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Prices for Lithium Batteries on the Rise

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Next to the prices for e-bike motors also the prices for Li-Ion batteries are on the up and up. As of July 1, 2011, FMC (US) and Chemetal (Germany) jointly raised the price for Lithium Carbonate by 20%. The price of the downstream products, including Lithium Hydroxide, Lithium Chloride, Lithium Salt and materials for Li-Ion Battery also

Prices for Lithium Batteries on the Rise

AMSTERDAM, the Netherlands – Next to the prices for e-bike motors (see Bike Europe’s last week report) also the prices for Li-Ion batteries are on the up and up. As of July 1, 2011, FMC (US) and Chemetal (Germany) jointly raised the price for Lithium Carbonate by 20%. The price of the downstream products, including Lithium Hydroxide, Lithium Chloride, Lithium Salt and materials for Li-Ion Battery also increased by 15% to 25%.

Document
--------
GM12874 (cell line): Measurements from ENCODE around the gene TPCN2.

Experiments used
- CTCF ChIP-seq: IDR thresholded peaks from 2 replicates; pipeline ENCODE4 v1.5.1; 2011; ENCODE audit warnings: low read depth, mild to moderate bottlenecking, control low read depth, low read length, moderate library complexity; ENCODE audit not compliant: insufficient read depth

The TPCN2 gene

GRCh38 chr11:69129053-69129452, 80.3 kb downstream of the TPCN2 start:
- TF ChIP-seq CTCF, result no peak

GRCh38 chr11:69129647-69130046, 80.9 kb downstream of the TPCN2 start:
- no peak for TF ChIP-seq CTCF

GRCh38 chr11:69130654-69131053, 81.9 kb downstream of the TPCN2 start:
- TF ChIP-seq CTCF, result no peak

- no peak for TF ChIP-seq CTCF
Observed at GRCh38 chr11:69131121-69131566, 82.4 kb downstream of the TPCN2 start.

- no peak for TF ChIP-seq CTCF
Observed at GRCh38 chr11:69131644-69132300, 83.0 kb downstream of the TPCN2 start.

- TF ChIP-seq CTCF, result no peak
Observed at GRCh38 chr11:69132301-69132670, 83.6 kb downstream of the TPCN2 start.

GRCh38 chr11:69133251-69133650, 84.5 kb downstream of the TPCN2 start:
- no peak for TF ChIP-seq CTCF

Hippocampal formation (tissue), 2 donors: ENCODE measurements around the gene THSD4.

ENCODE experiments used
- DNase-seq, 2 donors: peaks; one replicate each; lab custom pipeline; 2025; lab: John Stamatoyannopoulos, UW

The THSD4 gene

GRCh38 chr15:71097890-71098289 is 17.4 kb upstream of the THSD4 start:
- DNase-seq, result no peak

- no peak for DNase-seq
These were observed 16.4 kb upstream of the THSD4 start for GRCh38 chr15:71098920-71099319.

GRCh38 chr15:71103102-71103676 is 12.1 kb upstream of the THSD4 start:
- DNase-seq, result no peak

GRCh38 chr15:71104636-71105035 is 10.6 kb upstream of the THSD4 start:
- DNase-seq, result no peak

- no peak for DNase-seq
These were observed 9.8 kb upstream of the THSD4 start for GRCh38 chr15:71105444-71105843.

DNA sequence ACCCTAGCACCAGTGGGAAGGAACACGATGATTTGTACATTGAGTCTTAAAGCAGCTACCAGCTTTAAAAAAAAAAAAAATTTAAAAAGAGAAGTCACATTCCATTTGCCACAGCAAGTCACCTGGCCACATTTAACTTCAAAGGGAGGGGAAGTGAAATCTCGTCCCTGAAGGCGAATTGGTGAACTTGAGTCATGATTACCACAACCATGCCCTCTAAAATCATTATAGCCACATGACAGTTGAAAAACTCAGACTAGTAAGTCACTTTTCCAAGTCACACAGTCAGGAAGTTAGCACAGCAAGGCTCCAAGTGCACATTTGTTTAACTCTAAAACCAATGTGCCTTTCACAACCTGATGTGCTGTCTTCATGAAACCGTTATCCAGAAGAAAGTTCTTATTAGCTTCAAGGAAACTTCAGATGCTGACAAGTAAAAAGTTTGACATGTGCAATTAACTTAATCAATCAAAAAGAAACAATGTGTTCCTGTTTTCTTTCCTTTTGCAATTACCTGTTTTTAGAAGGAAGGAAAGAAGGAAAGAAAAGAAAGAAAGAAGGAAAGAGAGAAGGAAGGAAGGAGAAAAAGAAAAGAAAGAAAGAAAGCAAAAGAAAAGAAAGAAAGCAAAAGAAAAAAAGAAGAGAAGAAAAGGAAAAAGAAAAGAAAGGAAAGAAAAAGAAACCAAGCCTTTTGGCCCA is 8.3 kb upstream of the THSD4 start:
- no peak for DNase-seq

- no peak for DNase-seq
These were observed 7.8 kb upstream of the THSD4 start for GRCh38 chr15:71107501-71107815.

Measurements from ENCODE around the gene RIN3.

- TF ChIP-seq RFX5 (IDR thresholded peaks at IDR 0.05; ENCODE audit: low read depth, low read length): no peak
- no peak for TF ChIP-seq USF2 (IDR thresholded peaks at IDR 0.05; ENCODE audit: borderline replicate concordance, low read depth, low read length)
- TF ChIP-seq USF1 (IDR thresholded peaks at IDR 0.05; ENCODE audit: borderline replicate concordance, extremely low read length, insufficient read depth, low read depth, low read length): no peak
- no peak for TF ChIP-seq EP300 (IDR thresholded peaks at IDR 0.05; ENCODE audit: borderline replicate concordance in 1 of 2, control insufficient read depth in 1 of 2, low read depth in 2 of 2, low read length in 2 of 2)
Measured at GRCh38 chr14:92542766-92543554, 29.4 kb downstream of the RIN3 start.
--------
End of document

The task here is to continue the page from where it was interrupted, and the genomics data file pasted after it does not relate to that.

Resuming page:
These developments are expected to cause the price of Li-Ion batteries to rise, posing a daunting challenge for the e-bike companies in China who want to expand their Li-Ion product lines.

Since May 2011, the Chinese government has started to forbid the production of lead-acid batteries nationwide, causing a supply shortage of lead-acid batteries and subsequent price increase. The big majority of the millions of e-bikes sold every year in China are equipped with lead-acid batteries. The turn to Li-Ion batteries will drive up demand and with that also prices.

“The price increase will bring closer the wide price gap between (the) PB battery and Li-ion battery, and therefore create an opportunity for the growth of Li-ion batteries,” commented Ma Zhongchao, Chairman of China Bicycle Association. “However, as the price of Li-ion battery goes up, it will become more difficult to popularize Li-ion e-bikes.”

As e-bikes are a low-margin industry in China, the price increase of Li-ion batteries will make it harder for e-bike manufacturers to alleviate cost pressure. Ma hopes that the Chinese government can support the popularization of Li-ion e-bikes by increasing subsidies to e-bike manufacturers. “I hope that within 3 years, the market share of Li-ion e-bikes will grow to 15% in China,” he says.

 

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